2018 Bill James Handbook: Injury Information

November 13, 2017

This year's edition of The Bill James Handbook, which was released on November 1, features a new section on Injury Information. Beginning with the 2015 season, Baseball Info Solutions has been collecting detailed injury data with the goal of creating a comprehensive database that would catalog all events that could potentially have an effect on the physical health of a player. This means not only are players’ trips to the disabled list recorded, but also events that occur in which the player shows no visible pain (e.g. fouling a ball off of his foot). Thus, even though a player may remain in the game, we can now track how his injury has potentially impacted on field performance.

In order to be truly comprehensive BIS keeps track of both on-field and off-field injuries (which means all venison-related injuries are tracked appropriately if and when they occur). Information like injury type, injury severity, and body part(s) affected are included in the database, among other things. Additionally, any updates or setbacks a player has during the rehabilitation process have been accounted for.

The table below shows all of the injuries from 2015-2017 broken down by Injury Type.

Injury Events by Type, 2015-2017
Injury Type Total
Struck by Batted Ball/Bat 4479
Hit By Pitch 4027
Foul off Body 3741
Fielding a Batted/Thrown Ball 469
Running the Bases 391
Collision with Player 308
On a Swing 294
Other 275
Collision with Wall 270
Throwing a Pitch 262
Sliding into a Base 256
Throwing (non-pitch) 36

The results show that an overwhelming majority of potential injury events happen around home plate as a result of the pitch. Either the batter fouls the ball off of himself, he fouls it off the catcher, or the batter is simply hit by the pitch.

However, just because a player is hit by a ball doesn’t mean he automatically comes out of the game. The table below lists the events most likely to cause a player to be removed from the game.

Percent of Injury Events Where the Player Left the Game, 2015-2017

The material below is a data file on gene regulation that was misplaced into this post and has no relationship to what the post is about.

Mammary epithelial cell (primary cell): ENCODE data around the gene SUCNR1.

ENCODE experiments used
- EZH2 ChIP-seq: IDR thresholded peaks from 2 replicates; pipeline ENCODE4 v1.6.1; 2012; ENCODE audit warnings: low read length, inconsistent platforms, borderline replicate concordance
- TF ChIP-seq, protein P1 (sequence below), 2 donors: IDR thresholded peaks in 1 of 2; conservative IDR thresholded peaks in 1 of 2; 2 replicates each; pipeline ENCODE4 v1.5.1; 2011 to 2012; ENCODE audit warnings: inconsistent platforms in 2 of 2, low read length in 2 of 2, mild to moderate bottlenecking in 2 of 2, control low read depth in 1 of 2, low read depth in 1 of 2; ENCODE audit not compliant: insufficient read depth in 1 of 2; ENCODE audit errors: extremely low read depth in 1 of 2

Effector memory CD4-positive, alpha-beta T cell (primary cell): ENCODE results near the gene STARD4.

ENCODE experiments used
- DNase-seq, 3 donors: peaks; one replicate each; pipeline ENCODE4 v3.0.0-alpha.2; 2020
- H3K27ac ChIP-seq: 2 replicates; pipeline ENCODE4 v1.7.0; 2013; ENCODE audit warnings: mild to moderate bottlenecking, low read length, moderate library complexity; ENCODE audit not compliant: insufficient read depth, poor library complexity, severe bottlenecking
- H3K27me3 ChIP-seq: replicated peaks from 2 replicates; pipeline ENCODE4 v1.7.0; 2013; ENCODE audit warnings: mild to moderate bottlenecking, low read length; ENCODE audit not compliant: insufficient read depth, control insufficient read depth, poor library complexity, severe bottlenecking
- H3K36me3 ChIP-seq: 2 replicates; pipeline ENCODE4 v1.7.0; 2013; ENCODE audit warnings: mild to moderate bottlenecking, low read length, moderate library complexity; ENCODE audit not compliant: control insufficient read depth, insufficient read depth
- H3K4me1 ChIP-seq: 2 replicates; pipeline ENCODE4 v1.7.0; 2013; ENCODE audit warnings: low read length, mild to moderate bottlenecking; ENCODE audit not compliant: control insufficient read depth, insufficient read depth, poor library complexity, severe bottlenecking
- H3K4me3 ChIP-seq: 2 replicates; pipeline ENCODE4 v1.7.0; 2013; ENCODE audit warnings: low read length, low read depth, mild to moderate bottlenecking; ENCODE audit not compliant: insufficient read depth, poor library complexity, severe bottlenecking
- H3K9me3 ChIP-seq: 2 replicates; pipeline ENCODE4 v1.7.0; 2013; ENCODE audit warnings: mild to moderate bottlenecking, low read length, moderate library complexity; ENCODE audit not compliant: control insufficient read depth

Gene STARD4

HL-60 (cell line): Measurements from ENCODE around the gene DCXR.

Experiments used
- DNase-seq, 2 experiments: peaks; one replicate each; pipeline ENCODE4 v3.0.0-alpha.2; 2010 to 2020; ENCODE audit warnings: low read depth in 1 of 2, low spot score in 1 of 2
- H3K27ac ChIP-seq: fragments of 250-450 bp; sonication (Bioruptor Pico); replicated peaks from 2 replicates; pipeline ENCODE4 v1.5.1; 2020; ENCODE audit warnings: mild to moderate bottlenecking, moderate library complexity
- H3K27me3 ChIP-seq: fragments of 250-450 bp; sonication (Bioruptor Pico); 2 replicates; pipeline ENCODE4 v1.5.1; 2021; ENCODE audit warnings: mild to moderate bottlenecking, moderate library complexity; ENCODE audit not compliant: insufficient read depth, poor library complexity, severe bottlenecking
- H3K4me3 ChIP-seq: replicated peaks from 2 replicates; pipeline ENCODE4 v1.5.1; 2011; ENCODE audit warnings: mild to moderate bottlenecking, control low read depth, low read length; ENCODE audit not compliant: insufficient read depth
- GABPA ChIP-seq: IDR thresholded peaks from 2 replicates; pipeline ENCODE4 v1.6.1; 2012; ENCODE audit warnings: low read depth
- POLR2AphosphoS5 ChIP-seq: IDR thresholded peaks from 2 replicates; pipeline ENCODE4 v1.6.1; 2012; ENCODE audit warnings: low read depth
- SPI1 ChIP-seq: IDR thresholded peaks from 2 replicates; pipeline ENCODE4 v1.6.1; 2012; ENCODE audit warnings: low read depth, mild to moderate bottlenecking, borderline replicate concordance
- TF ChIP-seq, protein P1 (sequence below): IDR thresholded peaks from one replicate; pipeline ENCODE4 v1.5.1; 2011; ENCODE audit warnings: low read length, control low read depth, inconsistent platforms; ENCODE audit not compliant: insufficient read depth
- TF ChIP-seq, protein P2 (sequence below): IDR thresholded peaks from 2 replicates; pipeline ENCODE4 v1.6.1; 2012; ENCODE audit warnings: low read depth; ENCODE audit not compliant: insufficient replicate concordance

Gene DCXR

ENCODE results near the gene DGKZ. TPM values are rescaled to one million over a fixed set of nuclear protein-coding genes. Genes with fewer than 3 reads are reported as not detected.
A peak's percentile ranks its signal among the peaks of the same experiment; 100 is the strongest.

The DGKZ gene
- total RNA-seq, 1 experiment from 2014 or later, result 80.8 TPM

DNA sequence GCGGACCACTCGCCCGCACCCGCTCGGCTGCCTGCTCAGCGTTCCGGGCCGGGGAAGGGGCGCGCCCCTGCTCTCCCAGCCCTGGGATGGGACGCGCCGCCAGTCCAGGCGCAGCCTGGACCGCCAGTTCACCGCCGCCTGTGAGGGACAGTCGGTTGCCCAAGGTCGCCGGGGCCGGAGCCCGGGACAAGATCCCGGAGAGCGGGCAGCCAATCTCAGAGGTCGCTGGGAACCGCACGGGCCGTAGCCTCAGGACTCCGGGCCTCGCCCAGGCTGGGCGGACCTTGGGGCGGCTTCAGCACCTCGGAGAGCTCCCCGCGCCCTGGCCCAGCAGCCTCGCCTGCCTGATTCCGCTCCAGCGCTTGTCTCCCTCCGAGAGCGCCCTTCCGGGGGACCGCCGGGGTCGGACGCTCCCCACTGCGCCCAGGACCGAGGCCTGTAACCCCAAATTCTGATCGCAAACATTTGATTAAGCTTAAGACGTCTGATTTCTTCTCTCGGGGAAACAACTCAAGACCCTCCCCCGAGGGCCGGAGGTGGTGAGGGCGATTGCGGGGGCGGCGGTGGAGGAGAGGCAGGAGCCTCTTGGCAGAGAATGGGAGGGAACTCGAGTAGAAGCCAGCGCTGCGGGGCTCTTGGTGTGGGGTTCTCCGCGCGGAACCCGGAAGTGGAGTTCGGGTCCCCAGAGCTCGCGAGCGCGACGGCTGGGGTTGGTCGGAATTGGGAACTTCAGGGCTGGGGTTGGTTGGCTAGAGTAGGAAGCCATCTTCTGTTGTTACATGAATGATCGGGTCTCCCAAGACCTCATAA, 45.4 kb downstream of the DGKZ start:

Injury Type Total
Throwing a Pitch 51.1%
Throwing (non-Pitch) 36.1%
Running the Bases 32.2%
On a Swing 19.4%
Other 15.6%
Fielding a Batted/Thrown Ball 15.6%
Sliding into a Base 13.3%
Collision with a Player 12.0%
Collision with a Wall 9.3%
Hit by Pitch 2.2%
Struck by Batted Ball/Bat 2.1%
Foul Off Body 0.4%

Injuries to pitchers (particularly starting pitchers) have undoubtedly changed the course of many a team's season over the years, and the data confirms that teams are less likely to keep a pitcher in the game if any discomfort is felt.

For more detailed Injury Information tidbits, as well as additional fun and interesting baseball data, The Bill James Handbook is now available for sale.


COMMENTS (3 Comments, most recent shown first)

In response to Charles Saeger, Vince Coleman rather famously got run over by an automated tarp, for example. Clint Barmes fell downstairs carrying a package of venison. I have seen somebody twist an ankle falling down a dugout step. Some pitcher got hurt in some sort of hijinks with The Chicken once, didn't they?

And there will surely be future events that no one can forsee-- bee stings that turn out to be the first time somebody realizes they are allergic, ice falling from aircraft and hitting someone, rabid dogs on the field, the kissing bandit accidentally kicks somebody...

1:44 PM Nov 14th
What is in the category “Other”? Can you give examples?
7:02 AM Nov 14th
Am I correct in assuming that all 262 instances of "throwing a pitch" are ONLY ones in which the player or club later identifies a pitch as having caused an injury, and also a trip to the D.L.?
Conversely, may we assume that every instance of a player being struck by a batted ball or bat, or hit by a pitch, or fouling a ball off of the body - the top 3 on the 1st chart - has been counted, irrespective of whether any injury was sustained?
If my assumptions are correct, it may be useful to divide the list into two lists: one that denotes events counted irrespective of result, and one that counts events that are only counted because they are tied to a result.
1:59 PM Nov 13th
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